10 April 2007

Brutality in schools

From that despised organ, the Daily Mail.

Article by Carl Storm, who served for nine years in the British Army, including spells in Northern Ireland and the Falklands, but who says that "nothing prepared me for the violence in London's schools". His words in italics, my comments in plain.

Thanks to the complete breakdown in authority and discipline, too many of our schools are now places of naked fear, with staff left at the mercy of thugs who have neither manners nor morals. Handling aggression, foul-mouthed abuse and raw belligerence have become integral parts of classroom routine. The situation is now so bad that a teacher working in one of the worst of our urban schools may encounter as much hostility as someone serving in the Armed Forces. Now, that might sound like a wild exaggeration, and it is true, of course, that the chances of being killed or seriously injured are far smaller in teaching than in the Army. Nevertheless, today's classroom professional often has to operate in a relentlessly antagonistic environment, with the menace of sudden violence always lurking in the background.

Is it surprising that many schools have become places of “naked fear”, when you have unwilling, bored, frustrated males shut up against their will in an environment from which they feel they are deriving no benefit?

Two generations ago it would have been unthinkable for staff to be kicked, punched, sworn at, shoved or threatened. Yet that now happens all the time in our schools. ... A teenager I was trying to teach began to play with one of the computers in the unit, despite my having ordered him to switch it off. Suddenly he went berserk, swearing at me and lashing out. The last thing I remember was his arm looming over my face. After being struck by him, I must have fallen to the ground, smashing my head and back against something, and I lost consciousness immediately. When I first woke up, I found to my horror that I was blind ...

Teenagers are not only justifiably frustrated with being locked up in order to be exposed to dumbed down, ideologised learning material; they have been encouraged by the ideology pumped out on TV to express their resentment by means of stroppiness, and to direct it at immediate individual figures of authority (parents, teachers, etc.), rather than at (say) the government, or those who pull the strings within the educational establishment.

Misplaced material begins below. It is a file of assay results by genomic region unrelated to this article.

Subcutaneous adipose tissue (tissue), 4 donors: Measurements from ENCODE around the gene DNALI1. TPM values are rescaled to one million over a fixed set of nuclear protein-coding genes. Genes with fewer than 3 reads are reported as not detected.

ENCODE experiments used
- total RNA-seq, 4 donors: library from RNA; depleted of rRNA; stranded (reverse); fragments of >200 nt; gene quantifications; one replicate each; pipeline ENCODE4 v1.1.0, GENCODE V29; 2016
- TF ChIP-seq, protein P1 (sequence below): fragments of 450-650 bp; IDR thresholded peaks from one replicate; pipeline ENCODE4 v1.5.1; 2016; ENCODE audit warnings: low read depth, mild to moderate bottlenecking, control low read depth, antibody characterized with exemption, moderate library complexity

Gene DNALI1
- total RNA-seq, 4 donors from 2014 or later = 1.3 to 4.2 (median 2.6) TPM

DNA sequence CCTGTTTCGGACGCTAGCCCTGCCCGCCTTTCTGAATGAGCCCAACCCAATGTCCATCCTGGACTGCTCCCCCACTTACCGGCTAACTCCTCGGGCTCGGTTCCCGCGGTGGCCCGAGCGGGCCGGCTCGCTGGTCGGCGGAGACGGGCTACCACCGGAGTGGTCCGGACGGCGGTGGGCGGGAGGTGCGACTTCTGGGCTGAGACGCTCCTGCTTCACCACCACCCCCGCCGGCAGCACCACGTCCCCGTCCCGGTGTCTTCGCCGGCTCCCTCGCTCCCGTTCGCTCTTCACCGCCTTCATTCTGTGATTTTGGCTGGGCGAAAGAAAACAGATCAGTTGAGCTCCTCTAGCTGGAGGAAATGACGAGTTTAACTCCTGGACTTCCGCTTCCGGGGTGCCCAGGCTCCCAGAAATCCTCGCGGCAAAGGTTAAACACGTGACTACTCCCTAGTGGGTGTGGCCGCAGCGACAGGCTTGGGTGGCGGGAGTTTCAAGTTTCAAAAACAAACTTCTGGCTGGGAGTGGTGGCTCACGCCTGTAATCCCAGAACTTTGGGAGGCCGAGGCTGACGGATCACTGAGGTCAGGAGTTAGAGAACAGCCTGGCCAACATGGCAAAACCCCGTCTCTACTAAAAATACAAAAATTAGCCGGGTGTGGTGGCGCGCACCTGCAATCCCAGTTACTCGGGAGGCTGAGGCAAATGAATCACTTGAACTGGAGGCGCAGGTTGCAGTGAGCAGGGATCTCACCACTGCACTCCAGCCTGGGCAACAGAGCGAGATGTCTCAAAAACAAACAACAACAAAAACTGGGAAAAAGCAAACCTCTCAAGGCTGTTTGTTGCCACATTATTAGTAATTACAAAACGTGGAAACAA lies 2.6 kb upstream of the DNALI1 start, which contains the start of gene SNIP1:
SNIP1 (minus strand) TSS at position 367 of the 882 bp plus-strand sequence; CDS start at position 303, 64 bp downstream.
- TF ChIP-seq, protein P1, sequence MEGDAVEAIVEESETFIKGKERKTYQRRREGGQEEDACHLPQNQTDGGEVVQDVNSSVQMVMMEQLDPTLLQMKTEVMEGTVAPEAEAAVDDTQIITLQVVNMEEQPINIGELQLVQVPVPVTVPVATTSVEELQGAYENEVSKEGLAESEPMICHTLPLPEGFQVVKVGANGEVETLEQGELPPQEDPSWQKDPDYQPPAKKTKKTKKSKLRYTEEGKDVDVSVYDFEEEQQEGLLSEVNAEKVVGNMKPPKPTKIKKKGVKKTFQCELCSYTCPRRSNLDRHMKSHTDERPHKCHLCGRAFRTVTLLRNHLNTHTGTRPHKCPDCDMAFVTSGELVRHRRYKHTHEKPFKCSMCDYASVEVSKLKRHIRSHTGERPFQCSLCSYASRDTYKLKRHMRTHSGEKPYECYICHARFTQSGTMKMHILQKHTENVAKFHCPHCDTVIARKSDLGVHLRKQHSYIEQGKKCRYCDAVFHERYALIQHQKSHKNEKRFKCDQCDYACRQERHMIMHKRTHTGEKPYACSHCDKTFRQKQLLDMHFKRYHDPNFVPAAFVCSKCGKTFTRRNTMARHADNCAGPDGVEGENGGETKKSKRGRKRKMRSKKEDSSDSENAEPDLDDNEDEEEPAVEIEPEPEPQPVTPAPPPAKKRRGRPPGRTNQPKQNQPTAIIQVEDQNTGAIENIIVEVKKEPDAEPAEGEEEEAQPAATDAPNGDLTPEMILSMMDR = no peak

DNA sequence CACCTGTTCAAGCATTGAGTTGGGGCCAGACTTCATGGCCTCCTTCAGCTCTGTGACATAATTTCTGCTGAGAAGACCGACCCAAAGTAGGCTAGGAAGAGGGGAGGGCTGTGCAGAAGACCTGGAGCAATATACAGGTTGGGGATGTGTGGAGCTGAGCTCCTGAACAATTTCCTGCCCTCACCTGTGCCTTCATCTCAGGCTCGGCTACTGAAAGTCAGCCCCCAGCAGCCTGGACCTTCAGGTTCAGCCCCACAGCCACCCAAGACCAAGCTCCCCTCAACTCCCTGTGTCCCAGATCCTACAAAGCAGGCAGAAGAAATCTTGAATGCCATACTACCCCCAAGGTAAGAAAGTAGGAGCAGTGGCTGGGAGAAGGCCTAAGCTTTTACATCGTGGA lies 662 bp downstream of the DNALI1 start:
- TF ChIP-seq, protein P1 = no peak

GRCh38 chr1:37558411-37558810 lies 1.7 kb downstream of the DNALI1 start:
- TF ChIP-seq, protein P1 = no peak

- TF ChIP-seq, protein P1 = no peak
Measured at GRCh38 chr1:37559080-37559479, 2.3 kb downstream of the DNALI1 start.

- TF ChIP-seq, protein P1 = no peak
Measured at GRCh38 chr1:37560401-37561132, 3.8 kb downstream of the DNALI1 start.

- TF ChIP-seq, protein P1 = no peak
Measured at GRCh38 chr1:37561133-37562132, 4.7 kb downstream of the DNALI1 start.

After being interviewed by the police about the incident, I was asked if I wanted to press charges. I decided that I did. ... But that was not the way the school viewed it, though. During a frosty phone call, when I was still being interviewed by the police, the head teacher, through her assistant, told me that 'it is not our policy to press charges'. I told her that I would still be going ahead. Within days, my supply contract was terminated. 'Services no longer required,' said the notice. ...

While inner city schools are gripped by chaos, the Government, councils and education experts pretend that they have never been doing better. Ever improving exam results are paraded as evidence of these rising standards, while ministers trumpet the vast sums of public money that are poured into the system. But those of us who have worked in the system know better. We see beyond the cynical spin and hollow propaganda. I was in one school, for instance, where the pupils barricaded themselves into a classroom in an act of violent rebellion, yet the school was given a top rating by inspectors only a few months later.

The main priority has become one of concealing the true state of affairs. What should we trust, horror articles in the Daily Mail (despised by the intellectual elite) or statistics from the respected educational establishment?

No one could come from a tougher background than me, yet I have to say that I would not dream of sending any children of mine to an English state school. I would rather crawl through broken glass than inflict such a punishment on them.

Let us assume that what this author implies (and what anecdotal data, rather than government reports, suggests) is true, i.e. most state schools constitute a punishment for those unfortunate enough to have to attend them. What does this say about the motivations of those responsible for creating and perpetuating this system? Do they really want to create “exciting, valuable” opportunities? Or are they not that bothered if the lives of intelligent children whose parents are unable to send them to a private school (because they have had 40 per cent of their spending power confiscated to pay for — among other things — an unworkable state education system) are messed up?


No comments: